Investors had good reasons to be optimistic heading into Kroger's (NYSE:KR) fiscal first-quarter report. The supermarket chain's stores remained open during peak pandemic social-distancing efforts in the U.S. over the past few months, and peers such as Walmart (NYSE:WMT) and Costco (NASDAQ:COST) had announced head-turning Q1 growth as spending soared on essential consumer products.
On Thursday, Kroger posted its own record growth and profit numbers, but management stayed cautious about the long-term growth outlook.
Let's jump right in.
Winning market share
With demand spiking for home products like groceries and cleaning supplies, there wasn't a question about whether Kroger would improve on the 2% sales growth pace it had been posting before the COVID-19 pandemic began. The bigger mystery was on market share, given that Walmart saw a 10% jump in its latest quarter and Costco has been expanding at a 7% rate. Dollar General (NYSE:DG) has so far seen the biggest boost in the industry, with sales rising 22% through early May.
Kroger wasn't far behind that record, though. Comparable-store sales jumped 19% to $41.5 billion in the quarter, equating to an additional $4.2 billion of revenue. While its reporting period doesn't sync up exactly with Walmart, this blistering growth figure implies a strong market share performance against its key competitor. It also helps explain why the retailer has had to ramp up hiring to handle the unprecedented volume spike. Kroger's digital business was a standout, with sales soaring 92% compared to Walmart's 74% increase.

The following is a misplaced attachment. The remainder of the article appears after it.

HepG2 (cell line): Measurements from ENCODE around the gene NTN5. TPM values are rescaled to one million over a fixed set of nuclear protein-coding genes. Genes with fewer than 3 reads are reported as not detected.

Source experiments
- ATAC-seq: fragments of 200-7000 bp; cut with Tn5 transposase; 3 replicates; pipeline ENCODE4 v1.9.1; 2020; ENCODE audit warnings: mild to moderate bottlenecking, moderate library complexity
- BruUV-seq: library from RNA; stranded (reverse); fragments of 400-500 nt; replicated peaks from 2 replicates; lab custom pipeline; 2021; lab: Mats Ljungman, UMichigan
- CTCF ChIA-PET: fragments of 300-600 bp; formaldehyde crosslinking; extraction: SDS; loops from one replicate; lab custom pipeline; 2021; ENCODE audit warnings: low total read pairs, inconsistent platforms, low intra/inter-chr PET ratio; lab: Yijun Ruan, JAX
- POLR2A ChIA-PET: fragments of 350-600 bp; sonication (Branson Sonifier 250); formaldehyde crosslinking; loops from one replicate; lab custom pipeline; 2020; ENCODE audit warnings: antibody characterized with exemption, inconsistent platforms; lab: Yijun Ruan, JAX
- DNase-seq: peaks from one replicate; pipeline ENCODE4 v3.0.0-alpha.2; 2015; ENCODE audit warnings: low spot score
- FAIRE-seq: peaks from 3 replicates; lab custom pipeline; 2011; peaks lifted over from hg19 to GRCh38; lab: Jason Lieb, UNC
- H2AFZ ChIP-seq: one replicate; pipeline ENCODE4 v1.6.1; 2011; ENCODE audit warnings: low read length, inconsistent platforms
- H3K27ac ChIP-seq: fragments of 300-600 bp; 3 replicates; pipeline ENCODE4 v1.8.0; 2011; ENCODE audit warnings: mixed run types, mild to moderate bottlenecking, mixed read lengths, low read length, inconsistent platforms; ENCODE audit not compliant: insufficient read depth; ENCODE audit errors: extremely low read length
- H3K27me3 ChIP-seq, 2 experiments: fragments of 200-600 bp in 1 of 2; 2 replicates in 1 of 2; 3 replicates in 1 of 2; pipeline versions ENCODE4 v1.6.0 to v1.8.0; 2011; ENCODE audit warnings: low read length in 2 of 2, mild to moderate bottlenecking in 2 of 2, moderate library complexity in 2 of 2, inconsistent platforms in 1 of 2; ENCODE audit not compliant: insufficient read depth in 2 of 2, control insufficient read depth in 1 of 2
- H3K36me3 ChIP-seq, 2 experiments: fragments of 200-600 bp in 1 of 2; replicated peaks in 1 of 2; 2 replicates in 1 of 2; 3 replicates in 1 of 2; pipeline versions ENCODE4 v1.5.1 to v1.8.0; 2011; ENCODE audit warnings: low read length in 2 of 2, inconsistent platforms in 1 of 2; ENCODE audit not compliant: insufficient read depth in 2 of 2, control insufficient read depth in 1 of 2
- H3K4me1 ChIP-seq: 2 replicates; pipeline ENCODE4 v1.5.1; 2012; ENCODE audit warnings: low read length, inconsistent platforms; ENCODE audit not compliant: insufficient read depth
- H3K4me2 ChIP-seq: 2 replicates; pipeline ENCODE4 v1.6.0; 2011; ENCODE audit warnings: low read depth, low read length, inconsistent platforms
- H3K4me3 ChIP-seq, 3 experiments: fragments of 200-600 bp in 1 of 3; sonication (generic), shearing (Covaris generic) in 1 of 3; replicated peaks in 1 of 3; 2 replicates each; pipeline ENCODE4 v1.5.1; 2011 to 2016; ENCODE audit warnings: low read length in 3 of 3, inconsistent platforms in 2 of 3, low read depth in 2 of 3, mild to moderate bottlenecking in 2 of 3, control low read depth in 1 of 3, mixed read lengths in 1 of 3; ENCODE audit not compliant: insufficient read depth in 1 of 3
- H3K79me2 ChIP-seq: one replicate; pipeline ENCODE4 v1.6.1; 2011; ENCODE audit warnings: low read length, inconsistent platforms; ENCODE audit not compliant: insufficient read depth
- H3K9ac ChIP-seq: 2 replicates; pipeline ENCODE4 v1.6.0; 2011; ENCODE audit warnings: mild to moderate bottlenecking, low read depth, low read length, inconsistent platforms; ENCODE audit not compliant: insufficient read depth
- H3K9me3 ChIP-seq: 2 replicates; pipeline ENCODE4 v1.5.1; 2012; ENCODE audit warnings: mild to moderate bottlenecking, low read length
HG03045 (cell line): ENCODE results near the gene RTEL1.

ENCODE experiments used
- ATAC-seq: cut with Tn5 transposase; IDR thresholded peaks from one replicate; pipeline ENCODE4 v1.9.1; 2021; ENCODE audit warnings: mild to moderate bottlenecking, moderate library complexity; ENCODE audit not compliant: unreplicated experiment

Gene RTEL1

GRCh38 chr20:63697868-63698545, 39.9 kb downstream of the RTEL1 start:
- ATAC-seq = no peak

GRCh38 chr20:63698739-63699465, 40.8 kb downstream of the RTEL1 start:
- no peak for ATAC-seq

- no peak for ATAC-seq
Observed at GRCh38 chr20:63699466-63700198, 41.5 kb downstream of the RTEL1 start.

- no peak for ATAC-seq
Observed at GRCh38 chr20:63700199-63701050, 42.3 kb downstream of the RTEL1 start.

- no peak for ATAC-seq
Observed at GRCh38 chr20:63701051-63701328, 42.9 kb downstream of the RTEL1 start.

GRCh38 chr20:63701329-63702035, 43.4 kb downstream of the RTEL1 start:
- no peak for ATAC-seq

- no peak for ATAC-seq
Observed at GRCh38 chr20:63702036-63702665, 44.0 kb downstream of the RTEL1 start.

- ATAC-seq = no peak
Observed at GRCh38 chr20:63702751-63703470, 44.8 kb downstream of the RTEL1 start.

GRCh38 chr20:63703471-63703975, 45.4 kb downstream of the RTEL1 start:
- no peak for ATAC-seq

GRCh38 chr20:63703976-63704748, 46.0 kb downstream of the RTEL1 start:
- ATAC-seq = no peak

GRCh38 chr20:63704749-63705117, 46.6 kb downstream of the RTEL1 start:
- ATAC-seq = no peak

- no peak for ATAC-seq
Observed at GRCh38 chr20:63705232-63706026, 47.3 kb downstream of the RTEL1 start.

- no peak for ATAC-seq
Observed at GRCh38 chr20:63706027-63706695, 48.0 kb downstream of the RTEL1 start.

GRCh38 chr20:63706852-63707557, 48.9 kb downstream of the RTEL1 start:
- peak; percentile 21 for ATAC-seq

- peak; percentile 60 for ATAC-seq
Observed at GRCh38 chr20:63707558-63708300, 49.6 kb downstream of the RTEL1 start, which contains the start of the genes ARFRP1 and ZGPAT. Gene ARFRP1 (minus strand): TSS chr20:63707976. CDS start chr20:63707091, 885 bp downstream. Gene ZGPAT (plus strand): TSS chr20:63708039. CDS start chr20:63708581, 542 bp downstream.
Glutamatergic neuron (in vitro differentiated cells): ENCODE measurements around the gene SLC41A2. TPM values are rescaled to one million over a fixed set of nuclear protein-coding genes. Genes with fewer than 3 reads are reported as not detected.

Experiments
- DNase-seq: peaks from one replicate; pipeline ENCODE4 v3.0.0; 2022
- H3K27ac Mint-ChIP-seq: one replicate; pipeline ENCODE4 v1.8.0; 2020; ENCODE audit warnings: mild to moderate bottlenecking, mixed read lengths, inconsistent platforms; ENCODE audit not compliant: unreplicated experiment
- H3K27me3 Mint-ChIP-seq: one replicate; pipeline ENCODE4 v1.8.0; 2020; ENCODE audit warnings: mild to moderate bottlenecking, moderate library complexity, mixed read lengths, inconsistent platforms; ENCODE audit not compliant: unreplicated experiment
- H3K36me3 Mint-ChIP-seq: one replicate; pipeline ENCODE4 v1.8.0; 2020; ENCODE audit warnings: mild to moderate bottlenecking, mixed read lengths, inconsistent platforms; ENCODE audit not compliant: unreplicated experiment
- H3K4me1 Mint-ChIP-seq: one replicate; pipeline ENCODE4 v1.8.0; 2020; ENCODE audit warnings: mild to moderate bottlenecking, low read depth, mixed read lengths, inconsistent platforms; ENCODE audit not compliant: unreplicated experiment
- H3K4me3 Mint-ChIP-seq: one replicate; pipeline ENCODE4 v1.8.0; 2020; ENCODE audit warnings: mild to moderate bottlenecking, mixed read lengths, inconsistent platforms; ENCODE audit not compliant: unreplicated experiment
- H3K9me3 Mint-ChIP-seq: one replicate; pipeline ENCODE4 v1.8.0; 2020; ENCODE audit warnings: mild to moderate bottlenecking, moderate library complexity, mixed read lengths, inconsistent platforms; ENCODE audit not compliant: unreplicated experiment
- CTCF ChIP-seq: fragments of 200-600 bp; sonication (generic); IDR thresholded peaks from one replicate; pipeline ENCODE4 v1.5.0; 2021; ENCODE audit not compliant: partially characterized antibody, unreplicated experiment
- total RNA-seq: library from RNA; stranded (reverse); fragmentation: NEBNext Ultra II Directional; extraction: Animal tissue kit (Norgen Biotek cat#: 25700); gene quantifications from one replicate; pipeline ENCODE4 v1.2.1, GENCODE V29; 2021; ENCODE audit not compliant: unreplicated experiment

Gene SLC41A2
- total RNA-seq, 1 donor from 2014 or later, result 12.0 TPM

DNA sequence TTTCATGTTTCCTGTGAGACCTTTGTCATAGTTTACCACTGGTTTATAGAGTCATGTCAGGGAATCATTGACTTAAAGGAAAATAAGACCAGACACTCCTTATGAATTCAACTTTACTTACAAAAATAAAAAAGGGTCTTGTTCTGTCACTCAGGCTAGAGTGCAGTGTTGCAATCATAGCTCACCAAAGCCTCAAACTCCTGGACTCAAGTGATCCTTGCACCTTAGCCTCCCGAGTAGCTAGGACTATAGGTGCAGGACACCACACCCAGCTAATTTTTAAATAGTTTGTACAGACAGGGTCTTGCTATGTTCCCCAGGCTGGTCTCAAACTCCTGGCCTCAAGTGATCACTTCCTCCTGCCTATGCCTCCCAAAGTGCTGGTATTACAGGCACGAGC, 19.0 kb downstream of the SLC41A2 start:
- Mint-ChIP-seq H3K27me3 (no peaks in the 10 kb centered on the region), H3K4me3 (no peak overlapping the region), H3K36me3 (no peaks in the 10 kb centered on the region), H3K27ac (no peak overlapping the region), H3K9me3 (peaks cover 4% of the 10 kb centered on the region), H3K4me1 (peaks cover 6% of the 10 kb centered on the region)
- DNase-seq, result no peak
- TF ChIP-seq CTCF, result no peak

Kroger's finances also sparkled in the period, with operating cash flow jumping to $4.2 billion from $2.3 billion a year ago. Bottom-line profit margin edged higher even though the chain spent extra cash on wages, employee benefits, and COVID-19-related cleaning and maintenance expenses.
As a result, earnings rose to $1.52 per share while most investors following the stock were expecting closer to $1 per share of profit.
CEO Rodney McMullen and his team credited the investments they've made in recent years aimed at improving the e-commerce platform and the in-store shopping experience. This spending "helped Kroger deliver improved results in 2019," McMullen said in a press release, "and very much came to the forefront as we provided our customers with the fresh food and essentials they have needed during the pandemic."
Looking out to late 2020
The company declined to offer a detailed projection for full-year 2020 after having pulled its prior outlook. That forecast called for a modest acceleration over last year's 2.25% sales increase.
Management admitted that the 19% surge at the start the new fiscal year has made it likely that Kroger will exceed that initial outlook. Major variables like economic growth trends, the novel coronavirus, and consumer eating habits make it impossible to make informed projections about where sales growth will ultimately land.
Yet its latest results show that Kroger's digital and in-store selling platforms are essential shopping sources for consumers today. The supermarket giant also demonstrated that it can handle the stress from demand spikes and extra expenses while still boosting profitability. Those are all good signs for long-term investor returns.